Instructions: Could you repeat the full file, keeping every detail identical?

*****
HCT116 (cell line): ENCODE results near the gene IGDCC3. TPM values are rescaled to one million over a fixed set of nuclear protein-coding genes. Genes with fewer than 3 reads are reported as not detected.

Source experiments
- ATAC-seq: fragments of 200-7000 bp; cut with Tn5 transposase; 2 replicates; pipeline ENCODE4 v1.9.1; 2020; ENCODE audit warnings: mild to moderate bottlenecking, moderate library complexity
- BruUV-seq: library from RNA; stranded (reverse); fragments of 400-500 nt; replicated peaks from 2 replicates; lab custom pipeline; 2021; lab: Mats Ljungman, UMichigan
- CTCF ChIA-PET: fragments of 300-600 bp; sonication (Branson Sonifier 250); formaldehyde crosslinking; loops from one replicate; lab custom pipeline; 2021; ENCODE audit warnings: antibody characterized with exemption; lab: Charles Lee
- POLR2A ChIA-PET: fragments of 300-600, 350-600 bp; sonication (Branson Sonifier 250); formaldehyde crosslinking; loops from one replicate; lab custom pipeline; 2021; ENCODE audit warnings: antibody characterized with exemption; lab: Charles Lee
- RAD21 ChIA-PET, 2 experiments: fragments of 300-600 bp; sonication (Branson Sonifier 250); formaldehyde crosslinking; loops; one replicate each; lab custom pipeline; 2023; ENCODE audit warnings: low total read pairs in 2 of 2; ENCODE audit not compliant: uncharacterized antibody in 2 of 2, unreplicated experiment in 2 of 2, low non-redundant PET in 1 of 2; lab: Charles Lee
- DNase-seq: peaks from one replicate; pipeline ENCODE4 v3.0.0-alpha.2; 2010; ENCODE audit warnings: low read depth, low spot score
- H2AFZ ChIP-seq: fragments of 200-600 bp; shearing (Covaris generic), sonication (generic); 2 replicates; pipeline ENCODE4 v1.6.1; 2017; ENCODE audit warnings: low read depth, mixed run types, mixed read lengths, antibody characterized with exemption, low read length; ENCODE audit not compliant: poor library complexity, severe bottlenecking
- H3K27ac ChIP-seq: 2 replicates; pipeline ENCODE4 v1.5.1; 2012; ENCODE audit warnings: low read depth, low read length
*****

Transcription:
HCT116 (cell line): ENCODE results near the gene IGDCC3. TPM values are rescaled to one million over a fixed set of nuclear protein-coding genes. Genes with fewer than 3 reads are reported as not detected.

Source experiments
- ATAC-seq: fragments of 200-7000 bp; cut with Tn5 transposase; 2 replicates; pipeline ENCODE4 v1.9.1; 2020; ENCODE audit warnings: mild to moderate bottlenecking, moderate library complexity
- BruUV-seq: library from RNA; stranded (reverse); fragments of 400-500 nt; replicated peaks from 2 replicates; lab custom pipeline; 2021; lab: Mats Ljungman, UMichigan
- CTCF ChIA-PET: fragments of 300-600 bp; sonication (Branson Sonifier 250); formaldehyde crosslinking; loops from one replicate; lab custom pipeline; 2021; ENCODE audit warnings: antibody characterized with exemption; lab: Charles Lee
- POLR2A ChIA-PET: fragments of 300-600, 350-600 bp; sonication (Branson Sonifier 250); formaldehyde crosslinking; loops from one replicate; lab custom pipeline; 2021; ENCODE audit warnings: antibody characterized with exemption; lab: Charles Lee
- RAD21 ChIA-PET, 2 experiments: fragments of 300-600 bp; sonication (Branson Sonifier 250); formaldehyde crosslinking; loops; one replicate each; lab custom pipeline; 2023; ENCODE audit warnings: low total read pairs in 2 of 2; ENCODE audit not compliant: uncharacterized antibody in 2 of 2, unreplicated experiment in 2 of 2, low non-redundant PET in 1 of 2; lab: Charles Lee
- DNase-seq: peaks from one replicate; pipeline ENCODE4 v3.0.0-alpha.2; 2010; ENCODE audit warnings: low read depth, low spot score
- H2AFZ ChIP-seq: fragments of 200-600 bp; shearing (Covaris generic), sonication (generic); 2 replicates; pipeline ENCODE4 v1.6.1; 2017; ENCODE audit warnings: low read depth, mixed run types, mixed read lengths, antibody characterized with exemption, low read length; ENCODE audit not compliant: poor library complexity, severe bottlenecking
- H3K27ac ChIP-seq: 2 replicates; pipeline ENCODE4 v1.5.1; 2012; ENCODE audit warnings: low read depth, low read length